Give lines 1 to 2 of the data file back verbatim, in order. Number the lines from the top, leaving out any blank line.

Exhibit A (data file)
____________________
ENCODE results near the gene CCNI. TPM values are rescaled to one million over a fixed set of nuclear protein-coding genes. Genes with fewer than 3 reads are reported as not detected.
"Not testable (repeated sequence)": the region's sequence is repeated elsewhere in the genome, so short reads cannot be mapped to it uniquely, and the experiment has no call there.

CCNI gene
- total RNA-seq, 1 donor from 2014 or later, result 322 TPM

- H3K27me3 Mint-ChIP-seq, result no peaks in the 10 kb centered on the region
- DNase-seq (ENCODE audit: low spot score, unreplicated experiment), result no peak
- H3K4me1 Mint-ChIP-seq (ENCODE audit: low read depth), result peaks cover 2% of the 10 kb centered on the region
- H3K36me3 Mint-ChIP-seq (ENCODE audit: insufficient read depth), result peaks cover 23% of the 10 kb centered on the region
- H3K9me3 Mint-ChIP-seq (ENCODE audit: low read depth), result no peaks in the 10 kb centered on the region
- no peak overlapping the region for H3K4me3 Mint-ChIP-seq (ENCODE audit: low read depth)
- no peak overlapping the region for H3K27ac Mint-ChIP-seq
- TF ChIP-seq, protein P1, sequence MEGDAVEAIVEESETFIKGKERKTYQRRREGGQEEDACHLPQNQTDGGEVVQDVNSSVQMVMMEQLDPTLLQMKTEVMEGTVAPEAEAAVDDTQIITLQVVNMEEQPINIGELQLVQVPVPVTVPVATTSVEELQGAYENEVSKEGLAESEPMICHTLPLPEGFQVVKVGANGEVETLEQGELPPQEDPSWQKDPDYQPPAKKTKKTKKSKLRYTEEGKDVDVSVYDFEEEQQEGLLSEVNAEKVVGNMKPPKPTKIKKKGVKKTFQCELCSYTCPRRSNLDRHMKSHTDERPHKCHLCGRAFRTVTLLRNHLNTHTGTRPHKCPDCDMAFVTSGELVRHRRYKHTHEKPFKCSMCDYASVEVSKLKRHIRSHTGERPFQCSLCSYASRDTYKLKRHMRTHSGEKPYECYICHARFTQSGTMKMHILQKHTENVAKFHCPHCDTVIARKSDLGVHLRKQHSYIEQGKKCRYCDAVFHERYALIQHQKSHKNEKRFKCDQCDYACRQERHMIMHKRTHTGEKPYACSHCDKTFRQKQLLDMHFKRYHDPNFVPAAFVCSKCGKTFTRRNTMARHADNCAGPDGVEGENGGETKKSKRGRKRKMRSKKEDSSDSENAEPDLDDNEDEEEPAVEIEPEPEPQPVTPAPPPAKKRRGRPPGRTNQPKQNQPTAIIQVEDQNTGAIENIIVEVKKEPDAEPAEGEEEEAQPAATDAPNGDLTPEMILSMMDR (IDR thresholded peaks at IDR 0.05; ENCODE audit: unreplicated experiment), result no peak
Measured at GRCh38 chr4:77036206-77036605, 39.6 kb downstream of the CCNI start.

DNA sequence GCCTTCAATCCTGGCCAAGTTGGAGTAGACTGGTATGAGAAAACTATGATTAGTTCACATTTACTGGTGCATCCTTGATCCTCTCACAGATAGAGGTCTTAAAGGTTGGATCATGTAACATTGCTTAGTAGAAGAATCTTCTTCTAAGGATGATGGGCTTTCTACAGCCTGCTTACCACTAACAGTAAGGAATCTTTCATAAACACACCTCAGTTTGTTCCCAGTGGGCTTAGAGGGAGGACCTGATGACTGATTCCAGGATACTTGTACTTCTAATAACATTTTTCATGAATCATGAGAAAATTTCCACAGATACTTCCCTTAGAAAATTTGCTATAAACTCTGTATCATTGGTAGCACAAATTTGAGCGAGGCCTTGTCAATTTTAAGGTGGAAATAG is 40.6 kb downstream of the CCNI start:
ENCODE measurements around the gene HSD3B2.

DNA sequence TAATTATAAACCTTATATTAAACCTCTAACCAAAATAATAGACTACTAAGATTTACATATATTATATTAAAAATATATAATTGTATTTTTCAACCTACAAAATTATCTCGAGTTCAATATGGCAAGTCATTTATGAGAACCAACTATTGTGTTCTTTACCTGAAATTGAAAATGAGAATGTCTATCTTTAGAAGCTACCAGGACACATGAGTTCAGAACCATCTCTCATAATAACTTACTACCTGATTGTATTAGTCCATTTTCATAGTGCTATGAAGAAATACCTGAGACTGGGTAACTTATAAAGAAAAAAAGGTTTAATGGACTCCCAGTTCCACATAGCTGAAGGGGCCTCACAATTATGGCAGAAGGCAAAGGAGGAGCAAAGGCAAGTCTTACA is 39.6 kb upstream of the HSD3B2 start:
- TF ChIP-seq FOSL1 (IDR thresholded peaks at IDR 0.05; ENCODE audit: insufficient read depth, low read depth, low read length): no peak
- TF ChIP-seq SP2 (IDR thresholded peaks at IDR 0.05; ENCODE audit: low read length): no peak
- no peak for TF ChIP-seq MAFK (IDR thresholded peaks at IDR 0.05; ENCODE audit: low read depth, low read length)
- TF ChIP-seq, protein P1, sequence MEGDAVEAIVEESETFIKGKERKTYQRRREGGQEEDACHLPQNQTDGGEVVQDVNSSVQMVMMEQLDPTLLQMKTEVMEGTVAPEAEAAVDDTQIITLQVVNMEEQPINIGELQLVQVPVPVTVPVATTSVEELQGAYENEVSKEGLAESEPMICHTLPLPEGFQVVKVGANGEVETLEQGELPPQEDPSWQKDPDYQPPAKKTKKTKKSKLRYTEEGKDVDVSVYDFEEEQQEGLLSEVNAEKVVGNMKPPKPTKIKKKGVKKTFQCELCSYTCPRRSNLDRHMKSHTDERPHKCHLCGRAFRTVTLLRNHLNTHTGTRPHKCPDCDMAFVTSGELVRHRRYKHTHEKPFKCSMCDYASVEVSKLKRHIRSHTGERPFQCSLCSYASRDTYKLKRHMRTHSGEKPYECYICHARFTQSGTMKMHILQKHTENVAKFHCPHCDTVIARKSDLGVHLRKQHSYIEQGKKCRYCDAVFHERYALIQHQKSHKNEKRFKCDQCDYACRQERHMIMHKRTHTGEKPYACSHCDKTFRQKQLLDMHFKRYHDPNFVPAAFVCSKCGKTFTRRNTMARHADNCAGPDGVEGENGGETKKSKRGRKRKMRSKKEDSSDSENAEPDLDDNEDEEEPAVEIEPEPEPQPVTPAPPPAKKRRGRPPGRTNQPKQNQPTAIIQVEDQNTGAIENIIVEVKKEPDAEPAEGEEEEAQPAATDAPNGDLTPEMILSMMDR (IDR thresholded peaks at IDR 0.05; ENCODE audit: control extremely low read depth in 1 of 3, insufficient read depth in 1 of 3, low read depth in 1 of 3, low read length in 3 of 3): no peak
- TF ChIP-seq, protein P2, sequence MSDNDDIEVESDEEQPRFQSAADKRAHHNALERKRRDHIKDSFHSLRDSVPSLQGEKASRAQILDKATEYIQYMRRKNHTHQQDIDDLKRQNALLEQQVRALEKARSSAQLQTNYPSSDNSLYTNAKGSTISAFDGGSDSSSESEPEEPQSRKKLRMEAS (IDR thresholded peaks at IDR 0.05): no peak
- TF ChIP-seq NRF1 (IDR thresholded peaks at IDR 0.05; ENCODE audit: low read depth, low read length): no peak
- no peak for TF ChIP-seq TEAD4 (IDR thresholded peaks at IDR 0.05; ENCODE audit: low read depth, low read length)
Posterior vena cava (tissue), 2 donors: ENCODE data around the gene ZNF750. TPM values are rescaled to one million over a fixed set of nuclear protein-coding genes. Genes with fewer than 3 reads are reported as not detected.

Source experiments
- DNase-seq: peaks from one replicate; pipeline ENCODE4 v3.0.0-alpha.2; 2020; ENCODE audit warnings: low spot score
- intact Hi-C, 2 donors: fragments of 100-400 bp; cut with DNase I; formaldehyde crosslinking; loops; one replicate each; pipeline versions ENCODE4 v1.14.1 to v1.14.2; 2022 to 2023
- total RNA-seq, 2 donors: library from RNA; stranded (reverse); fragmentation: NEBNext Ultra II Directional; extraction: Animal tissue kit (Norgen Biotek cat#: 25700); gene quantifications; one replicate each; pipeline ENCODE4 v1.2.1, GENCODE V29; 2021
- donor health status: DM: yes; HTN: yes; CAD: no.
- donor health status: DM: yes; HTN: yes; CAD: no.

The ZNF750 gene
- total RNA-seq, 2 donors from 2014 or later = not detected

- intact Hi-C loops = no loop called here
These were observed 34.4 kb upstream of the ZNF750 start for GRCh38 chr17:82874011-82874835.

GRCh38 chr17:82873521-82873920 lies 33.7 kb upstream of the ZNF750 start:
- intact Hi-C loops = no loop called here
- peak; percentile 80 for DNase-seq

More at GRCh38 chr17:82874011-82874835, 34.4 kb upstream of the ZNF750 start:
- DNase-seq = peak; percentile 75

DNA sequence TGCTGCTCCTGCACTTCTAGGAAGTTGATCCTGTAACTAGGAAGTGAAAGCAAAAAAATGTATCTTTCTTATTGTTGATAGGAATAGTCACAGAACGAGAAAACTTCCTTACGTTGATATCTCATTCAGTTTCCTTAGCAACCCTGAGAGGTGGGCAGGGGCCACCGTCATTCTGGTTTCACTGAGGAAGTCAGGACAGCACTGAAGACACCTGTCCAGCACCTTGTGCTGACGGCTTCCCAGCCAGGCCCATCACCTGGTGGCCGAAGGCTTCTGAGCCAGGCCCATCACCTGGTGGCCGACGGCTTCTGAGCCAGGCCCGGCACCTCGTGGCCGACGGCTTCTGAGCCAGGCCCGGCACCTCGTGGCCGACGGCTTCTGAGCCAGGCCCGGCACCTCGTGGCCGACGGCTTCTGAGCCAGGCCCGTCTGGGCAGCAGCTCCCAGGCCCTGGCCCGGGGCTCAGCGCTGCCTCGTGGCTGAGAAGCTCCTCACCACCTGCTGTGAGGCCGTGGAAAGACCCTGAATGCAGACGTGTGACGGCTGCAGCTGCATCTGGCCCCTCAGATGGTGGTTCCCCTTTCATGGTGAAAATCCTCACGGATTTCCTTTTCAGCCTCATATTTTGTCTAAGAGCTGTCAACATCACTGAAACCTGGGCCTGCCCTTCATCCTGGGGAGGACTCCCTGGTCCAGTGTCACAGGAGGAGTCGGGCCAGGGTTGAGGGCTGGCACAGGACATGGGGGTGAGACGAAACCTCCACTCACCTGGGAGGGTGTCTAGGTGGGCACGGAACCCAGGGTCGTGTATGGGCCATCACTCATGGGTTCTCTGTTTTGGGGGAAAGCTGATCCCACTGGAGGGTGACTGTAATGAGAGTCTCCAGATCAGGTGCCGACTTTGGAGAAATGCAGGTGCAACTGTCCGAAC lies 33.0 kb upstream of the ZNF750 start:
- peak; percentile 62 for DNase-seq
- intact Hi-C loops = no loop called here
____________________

ENCODE results near the gene CCNI. TPM values are rescaled to one million over a fixed set of nuclear protein-coding genes. Genes with fewer than 3 reads are reported as not detected.
"Not testable (repeated sequence)": the region's sequence is repeated elsewhere in the genome, so short reads cannot be mapped to it uniquely, and the experiment has no call there.